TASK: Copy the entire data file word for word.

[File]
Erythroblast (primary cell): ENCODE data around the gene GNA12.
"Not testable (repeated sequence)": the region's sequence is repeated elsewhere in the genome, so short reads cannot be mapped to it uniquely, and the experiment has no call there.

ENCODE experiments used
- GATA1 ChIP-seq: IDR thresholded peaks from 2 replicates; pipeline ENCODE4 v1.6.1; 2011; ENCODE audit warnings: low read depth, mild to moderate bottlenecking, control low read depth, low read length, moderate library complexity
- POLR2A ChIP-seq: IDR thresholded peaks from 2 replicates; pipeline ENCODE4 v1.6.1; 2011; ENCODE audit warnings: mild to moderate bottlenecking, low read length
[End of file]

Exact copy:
Erythroblast (primary cell): ENCODE data around the gene GNA12.
"Not testable (repeated sequence)": the region's sequence is repeated elsewhere in the genome, so short reads cannot be mapped to it uniquely, and the experiment has no call there.

ENCODE experiments used
- GATA1 ChIP-seq: IDR thresholded peaks from 2 replicates; pipeline ENCODE4 v1.6.1; 2011; ENCODE audit warnings: low read depth, mild to moderate bottlenecking, control low read depth, low read length, moderate library complexity
- POLR2A ChIP-seq: IDR thresholded peaks from 2 replicates; pipeline ENCODE4 v1.6.1; 2011; ENCODE audit warnings: mild to moderate bottlenecking, low read length